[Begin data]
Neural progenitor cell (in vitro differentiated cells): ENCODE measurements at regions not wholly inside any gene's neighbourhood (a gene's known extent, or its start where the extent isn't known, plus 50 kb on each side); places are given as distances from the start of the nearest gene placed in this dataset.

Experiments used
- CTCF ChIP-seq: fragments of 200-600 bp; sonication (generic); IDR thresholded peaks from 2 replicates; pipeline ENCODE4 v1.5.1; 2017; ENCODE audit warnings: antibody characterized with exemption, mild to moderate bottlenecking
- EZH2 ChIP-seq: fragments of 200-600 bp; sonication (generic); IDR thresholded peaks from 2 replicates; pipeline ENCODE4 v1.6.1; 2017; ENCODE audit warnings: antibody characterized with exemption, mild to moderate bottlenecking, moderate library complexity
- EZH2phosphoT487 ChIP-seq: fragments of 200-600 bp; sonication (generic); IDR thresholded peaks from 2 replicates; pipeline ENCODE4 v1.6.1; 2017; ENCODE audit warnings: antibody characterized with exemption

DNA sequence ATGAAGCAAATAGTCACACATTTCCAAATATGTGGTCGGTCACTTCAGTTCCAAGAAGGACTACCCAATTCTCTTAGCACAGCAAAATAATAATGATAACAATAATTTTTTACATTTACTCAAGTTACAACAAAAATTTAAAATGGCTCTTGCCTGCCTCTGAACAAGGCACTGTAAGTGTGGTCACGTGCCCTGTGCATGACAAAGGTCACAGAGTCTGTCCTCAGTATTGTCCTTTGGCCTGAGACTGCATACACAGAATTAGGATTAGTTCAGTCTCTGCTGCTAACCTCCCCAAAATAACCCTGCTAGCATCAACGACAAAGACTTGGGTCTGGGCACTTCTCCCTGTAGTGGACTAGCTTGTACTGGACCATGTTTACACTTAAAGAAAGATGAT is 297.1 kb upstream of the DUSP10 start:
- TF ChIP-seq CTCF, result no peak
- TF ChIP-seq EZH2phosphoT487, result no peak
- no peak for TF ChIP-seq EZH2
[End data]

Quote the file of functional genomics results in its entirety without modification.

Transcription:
Neural progenitor cell (in vitro differentiated cells): ENCODE measurements at regions not wholly inside any gene's neighbourhood (a gene's known extent, or its start where the extent isn't known, plus 50 kb on each side); places are given as distances from the start of the nearest gene placed in this dataset.

Experiments used
- CTCF ChIP-seq: fragments of 200-600 bp; sonication (generic); IDR thresholded peaks from 2 replicates; pipeline ENCODE4 v1.5.1; 2017; ENCODE audit warnings: antibody characterized with exemption, mild to moderate bottlenecking
- EZH2 ChIP-seq: fragments of 200-600 bp; sonication (generic); IDR thresholded peaks from 2 replicates; pipeline ENCODE4 v1.6.1; 2017; ENCODE audit warnings: antibody characterized with exemption, mild to moderate bottlenecking, moderate library complexity
- EZH2phosphoT487 ChIP-seq: fragments of 200-600 bp; sonication (generic); IDR thresholded peaks from 2 replicates; pipeline ENCODE4 v1.6.1; 2017; ENCODE audit warnings: antibody characterized with exemption

DNA sequence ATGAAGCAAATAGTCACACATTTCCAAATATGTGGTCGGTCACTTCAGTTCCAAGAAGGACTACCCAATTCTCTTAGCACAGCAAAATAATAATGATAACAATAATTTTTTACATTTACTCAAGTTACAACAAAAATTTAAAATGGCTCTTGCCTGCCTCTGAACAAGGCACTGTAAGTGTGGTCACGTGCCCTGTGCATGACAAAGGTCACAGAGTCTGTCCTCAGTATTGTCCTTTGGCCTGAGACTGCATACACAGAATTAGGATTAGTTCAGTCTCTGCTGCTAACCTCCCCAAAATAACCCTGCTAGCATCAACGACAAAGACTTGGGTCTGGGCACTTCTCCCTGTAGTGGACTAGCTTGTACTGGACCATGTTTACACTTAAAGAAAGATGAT is 297.1 kb upstream of the DUSP10 start:
- TF ChIP-seq CTCF, result no peak
- TF ChIP-seq EZH2phosphoT487, result no peak
- no peak for TF ChIP-seq EZH2